Of the Southern women writers who helped to pioneer the southern gothic literary tradition, the four majors were Carson McCullers, short-storytellers Flannery O'Connor and Katherine Anne Porter, and novelist Eudora Welty. Interestingly, they were all contemporaries, born around the same time and publishing major works in the 1940s and '50s. McCullers and O'Connor both died fairly young while Porter lived until 1980 and Welty to the ripe age of 90, dying in 2001.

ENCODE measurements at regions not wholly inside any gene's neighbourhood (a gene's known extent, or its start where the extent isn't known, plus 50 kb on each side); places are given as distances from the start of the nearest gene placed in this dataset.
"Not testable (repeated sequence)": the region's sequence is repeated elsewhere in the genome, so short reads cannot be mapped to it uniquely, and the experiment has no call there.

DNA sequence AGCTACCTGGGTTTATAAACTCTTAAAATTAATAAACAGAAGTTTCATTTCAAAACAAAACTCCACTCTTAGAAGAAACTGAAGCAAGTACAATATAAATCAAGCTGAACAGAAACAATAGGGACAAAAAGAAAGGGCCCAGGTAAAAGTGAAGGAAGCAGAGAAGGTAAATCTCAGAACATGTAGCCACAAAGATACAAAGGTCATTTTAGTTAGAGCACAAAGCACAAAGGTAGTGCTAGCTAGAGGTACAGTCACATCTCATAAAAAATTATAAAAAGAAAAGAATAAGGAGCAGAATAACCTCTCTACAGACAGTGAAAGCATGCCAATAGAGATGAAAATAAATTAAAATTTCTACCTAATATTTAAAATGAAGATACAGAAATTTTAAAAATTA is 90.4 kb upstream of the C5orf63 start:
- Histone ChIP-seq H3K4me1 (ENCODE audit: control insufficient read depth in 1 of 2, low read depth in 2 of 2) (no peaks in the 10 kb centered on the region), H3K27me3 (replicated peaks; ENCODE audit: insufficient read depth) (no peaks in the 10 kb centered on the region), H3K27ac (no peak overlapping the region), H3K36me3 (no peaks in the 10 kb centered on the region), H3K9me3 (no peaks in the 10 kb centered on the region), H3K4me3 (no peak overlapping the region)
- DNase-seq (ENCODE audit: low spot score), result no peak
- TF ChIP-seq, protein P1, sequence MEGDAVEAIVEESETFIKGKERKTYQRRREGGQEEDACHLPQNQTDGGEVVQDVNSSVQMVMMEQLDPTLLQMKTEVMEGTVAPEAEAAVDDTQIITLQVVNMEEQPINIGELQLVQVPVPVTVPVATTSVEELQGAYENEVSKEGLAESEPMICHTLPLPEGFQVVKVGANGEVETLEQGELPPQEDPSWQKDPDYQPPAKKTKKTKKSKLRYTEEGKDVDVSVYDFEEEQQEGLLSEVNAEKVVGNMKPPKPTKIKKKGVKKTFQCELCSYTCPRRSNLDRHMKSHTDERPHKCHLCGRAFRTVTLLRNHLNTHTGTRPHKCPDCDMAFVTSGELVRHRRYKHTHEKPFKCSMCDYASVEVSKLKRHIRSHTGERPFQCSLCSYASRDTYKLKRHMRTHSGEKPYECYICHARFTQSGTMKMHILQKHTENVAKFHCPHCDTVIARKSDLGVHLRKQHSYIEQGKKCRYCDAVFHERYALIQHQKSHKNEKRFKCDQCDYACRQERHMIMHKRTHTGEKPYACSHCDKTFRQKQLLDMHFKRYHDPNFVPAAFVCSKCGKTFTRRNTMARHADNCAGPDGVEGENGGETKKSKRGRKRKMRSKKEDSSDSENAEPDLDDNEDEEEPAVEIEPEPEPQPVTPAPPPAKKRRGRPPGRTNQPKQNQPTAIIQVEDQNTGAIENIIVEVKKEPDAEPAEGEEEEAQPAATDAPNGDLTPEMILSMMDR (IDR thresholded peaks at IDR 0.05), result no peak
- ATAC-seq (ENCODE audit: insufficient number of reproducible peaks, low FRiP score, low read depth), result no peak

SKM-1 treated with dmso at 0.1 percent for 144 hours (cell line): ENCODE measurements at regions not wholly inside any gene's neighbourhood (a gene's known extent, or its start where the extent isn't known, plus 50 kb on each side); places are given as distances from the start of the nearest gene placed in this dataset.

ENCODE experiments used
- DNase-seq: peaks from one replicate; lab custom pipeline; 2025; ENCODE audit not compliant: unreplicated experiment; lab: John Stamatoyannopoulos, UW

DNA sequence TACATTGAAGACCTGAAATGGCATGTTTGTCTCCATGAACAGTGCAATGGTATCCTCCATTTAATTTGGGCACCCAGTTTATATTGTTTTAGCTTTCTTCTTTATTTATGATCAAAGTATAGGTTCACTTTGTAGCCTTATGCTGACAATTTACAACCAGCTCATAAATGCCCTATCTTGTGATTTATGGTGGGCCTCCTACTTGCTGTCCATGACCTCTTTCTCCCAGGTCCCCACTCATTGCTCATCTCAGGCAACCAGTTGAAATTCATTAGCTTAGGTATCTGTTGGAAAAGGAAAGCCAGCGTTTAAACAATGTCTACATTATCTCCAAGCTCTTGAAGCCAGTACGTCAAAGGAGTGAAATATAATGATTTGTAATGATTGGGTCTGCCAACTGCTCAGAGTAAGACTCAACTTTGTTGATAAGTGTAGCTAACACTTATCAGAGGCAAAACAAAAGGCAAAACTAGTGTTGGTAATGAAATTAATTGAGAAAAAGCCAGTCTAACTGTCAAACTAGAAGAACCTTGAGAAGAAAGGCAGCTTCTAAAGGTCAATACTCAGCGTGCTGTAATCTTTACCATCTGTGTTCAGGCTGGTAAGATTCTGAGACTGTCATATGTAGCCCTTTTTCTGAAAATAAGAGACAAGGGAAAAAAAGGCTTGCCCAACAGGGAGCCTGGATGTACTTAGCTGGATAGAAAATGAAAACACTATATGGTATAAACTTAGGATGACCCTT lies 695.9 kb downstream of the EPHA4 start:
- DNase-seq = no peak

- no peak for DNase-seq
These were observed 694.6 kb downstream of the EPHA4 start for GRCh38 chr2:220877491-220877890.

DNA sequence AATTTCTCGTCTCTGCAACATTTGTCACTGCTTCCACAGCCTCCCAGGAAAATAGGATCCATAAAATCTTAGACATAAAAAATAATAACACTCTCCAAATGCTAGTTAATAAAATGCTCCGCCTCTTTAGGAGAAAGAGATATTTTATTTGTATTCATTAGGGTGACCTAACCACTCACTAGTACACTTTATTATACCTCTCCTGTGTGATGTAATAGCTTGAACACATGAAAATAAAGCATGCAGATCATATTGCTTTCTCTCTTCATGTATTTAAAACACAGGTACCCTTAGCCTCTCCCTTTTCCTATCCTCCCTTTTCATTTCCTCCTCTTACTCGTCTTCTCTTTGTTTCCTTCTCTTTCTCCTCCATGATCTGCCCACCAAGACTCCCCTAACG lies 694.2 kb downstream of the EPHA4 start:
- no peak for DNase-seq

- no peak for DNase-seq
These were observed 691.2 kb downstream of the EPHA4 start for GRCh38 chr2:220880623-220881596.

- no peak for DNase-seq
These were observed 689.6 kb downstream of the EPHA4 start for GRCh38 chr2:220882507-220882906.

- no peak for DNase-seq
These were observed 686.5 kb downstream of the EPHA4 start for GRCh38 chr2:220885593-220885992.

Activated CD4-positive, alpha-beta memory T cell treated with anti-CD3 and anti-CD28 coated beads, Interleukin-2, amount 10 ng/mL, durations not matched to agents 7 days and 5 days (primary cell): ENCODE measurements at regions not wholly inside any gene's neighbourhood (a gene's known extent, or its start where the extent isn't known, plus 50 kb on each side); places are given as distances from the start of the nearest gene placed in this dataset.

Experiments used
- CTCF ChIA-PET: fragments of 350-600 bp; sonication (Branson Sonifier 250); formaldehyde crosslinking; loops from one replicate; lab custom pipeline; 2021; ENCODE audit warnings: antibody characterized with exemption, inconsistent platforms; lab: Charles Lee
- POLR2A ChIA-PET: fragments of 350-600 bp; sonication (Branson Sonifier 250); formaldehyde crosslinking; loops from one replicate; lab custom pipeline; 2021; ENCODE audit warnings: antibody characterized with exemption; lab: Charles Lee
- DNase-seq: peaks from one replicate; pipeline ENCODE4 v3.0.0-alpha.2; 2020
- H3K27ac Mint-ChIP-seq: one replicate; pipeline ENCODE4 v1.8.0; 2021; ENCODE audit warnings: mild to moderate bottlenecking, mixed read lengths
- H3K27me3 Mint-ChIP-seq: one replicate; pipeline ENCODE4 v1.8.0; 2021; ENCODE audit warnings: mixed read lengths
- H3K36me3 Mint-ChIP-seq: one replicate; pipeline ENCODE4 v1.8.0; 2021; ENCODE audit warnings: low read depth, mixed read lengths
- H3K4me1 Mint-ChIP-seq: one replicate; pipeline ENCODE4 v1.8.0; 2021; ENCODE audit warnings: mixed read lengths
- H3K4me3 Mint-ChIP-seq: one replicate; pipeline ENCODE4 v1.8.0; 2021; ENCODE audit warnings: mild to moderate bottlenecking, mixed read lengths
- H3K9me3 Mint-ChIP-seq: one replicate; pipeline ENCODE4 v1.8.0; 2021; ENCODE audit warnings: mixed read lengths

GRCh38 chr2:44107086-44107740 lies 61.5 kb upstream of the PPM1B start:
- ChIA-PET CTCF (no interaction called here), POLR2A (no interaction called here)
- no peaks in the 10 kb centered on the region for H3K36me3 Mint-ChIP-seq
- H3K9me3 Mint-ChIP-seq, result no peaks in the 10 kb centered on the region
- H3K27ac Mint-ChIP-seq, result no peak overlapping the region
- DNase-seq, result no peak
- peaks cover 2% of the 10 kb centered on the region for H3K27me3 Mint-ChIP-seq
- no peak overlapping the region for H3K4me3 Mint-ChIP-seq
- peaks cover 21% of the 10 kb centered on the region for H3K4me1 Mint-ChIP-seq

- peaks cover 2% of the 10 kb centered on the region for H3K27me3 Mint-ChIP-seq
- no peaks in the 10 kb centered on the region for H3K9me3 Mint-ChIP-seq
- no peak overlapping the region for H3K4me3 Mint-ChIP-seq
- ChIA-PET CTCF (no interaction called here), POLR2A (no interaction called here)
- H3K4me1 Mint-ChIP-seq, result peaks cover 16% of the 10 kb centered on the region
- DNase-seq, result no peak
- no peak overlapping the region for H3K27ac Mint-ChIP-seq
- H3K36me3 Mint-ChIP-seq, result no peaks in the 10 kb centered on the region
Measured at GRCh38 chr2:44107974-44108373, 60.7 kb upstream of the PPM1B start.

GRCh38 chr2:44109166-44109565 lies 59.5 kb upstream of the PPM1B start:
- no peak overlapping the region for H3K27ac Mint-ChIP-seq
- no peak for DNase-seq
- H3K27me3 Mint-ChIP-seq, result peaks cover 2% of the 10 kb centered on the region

Despite their closeness in age and some similarities in their themes and writing styles, the four were not close or particularly supportive of each other. McCullers met Porter on her first visit to Yaddo artist's colony, and they initially struck up a friendship that eroded when Porter and Welty became close in the mid-1940s. To some degree, all four writers were vying for a similar spot in literary infamy—a spot that at that time must have seemed rather limited: they were women from the seemingly unsophisticated South. Part of the intrigue of their legacy is that all of them did find success, and a lasting place in the annals of American literature and hearts of their readers.